Some old, some new, but here they are--
A Mother's New Year Resolutions.
I will not scold happy noise.
I will use the TV as a babysitter-- rarely and as if it costs $10 an hour.
I will give my kids a 1970's summer.
I will, without apology, be the nutrition, grammar, hygiene, wardrobe, curfew and screen police.
I will, without apology, require uncompensated help around the house. It's called being part of a family.
I will, without apology, put my husband's and children's ambitions before my own.
"The only thing that doesn't change is change," my oldest son once said. If changing traditions is hard for you to embrace, here's one way to take the sting out of the inevitable. This piece appears in this month's Memphis Parent.
Being the youngest of eight, my Christmas traditions have always been packed with people. Now, as the mother of ten, the holidays still call for a crowd. If I ever meet a lonely Christmas, I suspect I will have to find the nearest throng and join in.
It's that time again--time to count down the year's best.
I thought I would start with what gives me a boost every day. Remember, I have been home with kids for 28 years, so it doesn't take much.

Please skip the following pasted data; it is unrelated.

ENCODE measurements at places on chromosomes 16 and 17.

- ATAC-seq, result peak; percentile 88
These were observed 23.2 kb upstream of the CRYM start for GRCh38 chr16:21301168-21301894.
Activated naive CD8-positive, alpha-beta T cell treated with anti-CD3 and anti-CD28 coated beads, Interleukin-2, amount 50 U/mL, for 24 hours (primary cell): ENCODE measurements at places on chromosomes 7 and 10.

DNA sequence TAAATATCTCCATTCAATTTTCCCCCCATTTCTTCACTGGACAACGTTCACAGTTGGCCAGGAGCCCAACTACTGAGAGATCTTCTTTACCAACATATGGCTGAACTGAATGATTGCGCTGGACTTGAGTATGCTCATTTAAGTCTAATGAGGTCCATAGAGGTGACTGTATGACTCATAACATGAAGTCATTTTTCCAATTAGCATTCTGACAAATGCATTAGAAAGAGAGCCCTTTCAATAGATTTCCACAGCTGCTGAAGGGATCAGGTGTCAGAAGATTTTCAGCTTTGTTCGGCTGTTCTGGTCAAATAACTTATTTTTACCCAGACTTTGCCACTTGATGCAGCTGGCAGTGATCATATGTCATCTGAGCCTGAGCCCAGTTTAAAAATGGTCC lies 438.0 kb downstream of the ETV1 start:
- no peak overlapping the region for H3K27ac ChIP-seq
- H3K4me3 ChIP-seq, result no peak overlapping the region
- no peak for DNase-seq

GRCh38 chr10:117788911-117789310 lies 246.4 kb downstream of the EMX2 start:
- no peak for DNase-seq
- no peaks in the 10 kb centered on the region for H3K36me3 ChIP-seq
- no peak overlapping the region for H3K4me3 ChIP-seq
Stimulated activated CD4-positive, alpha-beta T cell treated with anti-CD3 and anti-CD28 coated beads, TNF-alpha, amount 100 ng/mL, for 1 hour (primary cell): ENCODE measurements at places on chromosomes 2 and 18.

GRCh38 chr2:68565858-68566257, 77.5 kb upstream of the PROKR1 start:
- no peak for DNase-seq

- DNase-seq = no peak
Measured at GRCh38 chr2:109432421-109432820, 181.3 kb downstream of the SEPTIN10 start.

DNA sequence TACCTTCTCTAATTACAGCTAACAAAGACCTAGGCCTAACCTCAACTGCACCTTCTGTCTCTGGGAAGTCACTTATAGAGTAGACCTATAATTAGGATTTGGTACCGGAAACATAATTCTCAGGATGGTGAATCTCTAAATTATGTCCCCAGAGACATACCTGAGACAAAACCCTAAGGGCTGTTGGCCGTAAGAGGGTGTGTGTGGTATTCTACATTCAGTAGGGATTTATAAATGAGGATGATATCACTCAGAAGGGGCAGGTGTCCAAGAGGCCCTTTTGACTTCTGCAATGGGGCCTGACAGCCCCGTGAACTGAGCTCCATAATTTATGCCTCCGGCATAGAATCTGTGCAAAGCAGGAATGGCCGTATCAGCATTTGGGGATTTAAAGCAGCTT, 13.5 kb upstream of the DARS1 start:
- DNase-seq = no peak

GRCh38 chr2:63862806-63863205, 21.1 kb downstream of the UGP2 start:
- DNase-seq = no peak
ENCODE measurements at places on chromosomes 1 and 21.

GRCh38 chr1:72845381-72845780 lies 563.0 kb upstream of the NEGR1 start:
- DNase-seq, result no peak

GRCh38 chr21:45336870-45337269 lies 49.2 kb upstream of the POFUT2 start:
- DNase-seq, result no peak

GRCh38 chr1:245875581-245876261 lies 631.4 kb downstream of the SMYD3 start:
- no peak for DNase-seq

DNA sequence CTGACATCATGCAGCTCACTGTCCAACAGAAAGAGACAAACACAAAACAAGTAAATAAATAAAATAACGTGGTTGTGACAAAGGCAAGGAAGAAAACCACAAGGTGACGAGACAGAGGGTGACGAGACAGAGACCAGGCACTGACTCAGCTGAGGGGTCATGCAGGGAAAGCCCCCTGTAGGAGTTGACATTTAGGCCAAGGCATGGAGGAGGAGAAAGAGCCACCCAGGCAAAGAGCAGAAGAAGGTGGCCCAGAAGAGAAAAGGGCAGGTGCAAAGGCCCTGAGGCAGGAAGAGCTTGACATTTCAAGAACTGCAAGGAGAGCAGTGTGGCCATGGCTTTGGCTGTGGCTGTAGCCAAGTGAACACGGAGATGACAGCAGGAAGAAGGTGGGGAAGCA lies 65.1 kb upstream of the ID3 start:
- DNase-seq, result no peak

I love the library, but the thing about PBS is you can often find books that are long out of print. Thanks to PBS, I can read Hope the same books I read to my oldest, affectionately called "Tiger" 25 years ago. Her favorite right now, that was also a favorite of his, is "No More TV, Sleepy Dog".
This year flew by, more than one of my daughters confirmed as we were cooking together today.
Thanksgiving dinner is now in the books, and the dishes are in the dishwasher, thanks to the men of the family (it's what they do after the women cook all morning).
Maybe that is why I am thinking in list form today--the pressing feeling to get my shopping done (but don't worry, I am not a T-Day shopper).
Here's my Thanksgiving list, though, that can be broken down into three parts, kind of like in Goldilocks: Too Much.
"Coddled Kids Crumble" was the title of the article that caught my eye a few days ago on Facebook. Being the mom of ten, coddling kids has never been an issue with me. Quite the opposite, in fact. Consequently, I confess I have had a touch of mom guilt here and there over the years. Maybe I was requiring too much of them?
But no more. As the title implies, coddling kids is the equivalent of crippling them, and after ten years of this faulty philosophy which has robbed a whole generation of problem solving skills, college kids are limping to their school counselors over the most trivial issues.